I’m a 30-something woman, living in Birmingham in the UK with my husband, our two small children and little dog.
In July 2015, on my 30th birthday, I realised I have aspergers. This has been the most amazing, life-giving happening in my life. I started to think about writing down my experiences and what they mean to me, because so often when I share my diagnosis with people there is confusion and misunderstanding about what it means.
I watch the cracks between us in the world, the simmering resentments between different peoples, and I wonder about how to love across them. About how to stand in the way of political divides, racial tension, religious divides, divides of sexuality and ability and all the other divides we experience. I noticed that when people who I perceive to be “other” share their stories, I relate to them more, and it helps build a bridge between us. And I started to think that if I shared my stories too, it might give the same back out into the world.
It’s a little thing, but when I got baptised, my brother said to me something like, it was nice to hear your story, I never really understood why you believe in God. And it struck me, how little we disclose the things that really matter to us, and how little even those who are really close to us often understand of our realities. I had been going to church for 7 years, but I had never realised he would be interested to know why.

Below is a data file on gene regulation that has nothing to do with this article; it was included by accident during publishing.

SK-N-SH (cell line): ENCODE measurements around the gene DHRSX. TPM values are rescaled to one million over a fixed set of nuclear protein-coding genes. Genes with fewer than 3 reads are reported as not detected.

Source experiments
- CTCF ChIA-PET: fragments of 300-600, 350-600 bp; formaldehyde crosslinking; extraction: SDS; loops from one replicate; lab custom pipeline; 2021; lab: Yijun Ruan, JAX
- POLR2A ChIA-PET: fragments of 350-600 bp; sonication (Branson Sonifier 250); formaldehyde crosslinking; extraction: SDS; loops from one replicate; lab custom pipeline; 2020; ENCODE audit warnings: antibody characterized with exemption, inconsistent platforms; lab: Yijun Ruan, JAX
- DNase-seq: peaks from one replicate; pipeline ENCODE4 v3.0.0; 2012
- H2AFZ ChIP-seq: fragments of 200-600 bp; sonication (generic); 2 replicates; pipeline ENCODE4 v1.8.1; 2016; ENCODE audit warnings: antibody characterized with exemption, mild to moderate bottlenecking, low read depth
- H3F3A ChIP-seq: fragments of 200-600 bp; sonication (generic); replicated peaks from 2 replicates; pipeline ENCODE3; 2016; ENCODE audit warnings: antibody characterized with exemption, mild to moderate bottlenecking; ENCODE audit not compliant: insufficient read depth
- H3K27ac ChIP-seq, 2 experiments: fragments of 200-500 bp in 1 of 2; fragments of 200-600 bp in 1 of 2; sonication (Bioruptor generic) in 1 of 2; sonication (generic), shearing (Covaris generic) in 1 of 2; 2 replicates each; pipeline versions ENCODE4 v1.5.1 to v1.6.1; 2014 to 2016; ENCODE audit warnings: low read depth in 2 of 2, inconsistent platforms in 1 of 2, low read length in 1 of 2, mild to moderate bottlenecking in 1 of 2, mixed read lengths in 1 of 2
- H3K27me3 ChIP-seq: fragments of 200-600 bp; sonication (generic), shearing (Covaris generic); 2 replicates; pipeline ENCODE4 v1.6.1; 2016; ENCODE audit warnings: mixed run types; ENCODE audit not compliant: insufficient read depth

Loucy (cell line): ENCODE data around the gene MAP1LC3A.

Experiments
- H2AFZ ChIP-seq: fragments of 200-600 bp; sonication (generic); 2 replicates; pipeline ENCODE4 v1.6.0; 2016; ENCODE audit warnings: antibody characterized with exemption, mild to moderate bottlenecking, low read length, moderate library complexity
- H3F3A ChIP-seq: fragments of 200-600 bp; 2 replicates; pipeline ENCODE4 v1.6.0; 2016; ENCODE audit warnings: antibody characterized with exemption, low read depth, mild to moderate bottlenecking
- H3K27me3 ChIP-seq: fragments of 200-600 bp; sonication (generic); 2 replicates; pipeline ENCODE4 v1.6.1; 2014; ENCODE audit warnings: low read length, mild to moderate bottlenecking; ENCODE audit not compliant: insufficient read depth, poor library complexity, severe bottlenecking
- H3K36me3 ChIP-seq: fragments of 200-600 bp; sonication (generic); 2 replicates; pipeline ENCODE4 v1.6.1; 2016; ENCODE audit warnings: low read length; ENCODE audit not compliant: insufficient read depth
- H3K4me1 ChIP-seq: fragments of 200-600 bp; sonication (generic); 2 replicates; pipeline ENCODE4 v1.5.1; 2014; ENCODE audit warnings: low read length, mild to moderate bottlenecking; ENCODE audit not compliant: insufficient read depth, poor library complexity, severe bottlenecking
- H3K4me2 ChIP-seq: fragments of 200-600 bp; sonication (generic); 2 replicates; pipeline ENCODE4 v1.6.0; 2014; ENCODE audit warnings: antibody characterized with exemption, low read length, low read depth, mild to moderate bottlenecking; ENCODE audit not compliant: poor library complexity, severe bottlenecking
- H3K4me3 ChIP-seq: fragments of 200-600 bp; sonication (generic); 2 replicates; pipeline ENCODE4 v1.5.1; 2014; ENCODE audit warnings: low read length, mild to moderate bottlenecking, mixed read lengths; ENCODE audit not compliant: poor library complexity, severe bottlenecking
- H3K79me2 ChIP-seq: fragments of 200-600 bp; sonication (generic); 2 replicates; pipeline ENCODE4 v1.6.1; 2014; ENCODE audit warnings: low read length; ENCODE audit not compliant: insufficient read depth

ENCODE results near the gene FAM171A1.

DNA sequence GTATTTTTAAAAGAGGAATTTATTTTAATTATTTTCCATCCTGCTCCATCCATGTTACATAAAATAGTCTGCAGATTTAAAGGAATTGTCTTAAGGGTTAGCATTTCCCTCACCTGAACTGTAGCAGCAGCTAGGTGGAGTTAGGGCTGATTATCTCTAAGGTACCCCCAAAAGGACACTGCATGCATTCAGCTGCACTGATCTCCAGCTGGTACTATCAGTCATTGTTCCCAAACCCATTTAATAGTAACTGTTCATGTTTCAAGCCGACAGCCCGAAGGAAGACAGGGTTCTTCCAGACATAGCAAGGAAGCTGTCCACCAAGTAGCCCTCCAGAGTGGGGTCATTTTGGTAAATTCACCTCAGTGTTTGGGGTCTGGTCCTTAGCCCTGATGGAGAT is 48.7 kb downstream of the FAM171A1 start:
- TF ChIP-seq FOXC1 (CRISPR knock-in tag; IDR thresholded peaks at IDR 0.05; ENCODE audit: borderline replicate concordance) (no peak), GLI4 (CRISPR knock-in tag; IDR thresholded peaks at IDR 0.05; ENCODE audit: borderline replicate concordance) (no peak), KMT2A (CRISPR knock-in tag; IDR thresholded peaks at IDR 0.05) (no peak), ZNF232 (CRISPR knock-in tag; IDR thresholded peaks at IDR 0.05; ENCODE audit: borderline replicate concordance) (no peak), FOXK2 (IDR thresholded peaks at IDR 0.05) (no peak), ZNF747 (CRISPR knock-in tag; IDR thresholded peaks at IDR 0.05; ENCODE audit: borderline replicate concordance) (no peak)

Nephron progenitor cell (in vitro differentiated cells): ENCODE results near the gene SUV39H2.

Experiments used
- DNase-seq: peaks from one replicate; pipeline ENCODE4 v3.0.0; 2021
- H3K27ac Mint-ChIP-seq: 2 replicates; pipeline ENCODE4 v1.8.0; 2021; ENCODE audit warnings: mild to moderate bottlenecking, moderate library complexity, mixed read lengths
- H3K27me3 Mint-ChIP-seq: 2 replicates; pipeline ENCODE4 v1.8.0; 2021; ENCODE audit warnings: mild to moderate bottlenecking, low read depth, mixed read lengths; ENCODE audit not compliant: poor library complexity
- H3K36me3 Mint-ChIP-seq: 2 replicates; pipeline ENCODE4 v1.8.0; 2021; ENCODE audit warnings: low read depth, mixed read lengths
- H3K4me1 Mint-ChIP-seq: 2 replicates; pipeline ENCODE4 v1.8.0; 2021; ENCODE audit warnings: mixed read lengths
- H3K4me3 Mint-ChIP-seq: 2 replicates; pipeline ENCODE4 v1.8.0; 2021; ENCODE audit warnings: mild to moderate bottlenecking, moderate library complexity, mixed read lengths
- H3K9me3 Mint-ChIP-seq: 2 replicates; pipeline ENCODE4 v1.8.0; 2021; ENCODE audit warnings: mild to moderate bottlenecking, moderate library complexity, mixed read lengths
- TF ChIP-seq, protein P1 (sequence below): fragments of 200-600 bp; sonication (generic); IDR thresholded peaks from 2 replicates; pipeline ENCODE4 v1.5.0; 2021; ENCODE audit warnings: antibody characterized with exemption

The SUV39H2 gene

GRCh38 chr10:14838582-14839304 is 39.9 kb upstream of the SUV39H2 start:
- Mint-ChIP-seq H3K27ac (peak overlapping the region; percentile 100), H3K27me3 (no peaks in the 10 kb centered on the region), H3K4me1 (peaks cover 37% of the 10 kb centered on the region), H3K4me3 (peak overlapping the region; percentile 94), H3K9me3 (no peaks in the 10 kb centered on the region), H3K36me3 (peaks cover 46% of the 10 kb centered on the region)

How can we love each other if we don’t see each other for who we really are?
We are at a point in human existence where many of us have unlimited, unfettered access to communicate with each other. We are also at a point where the ways we fail to understand and care for each other are becoming crashingly obvious – through climate change, racial tensions, refugees being denied access to basic resources, wars and the threats of wars, and even through social media rows with complete strangers.
This space, this place for me to write my stories about what my identity means to me, is a way of reaching out into the unknown – saying, this is me, this is who I am, these are the things that matter to me and why. I hope that by making myself vulnerable, I can add to – and encourage in some way – a conversation about what it means to be human, and how we love each other and meet human need.
So here I am. These are my stories, about my faith, my family life, my aspergers identity and all the other things that make me me.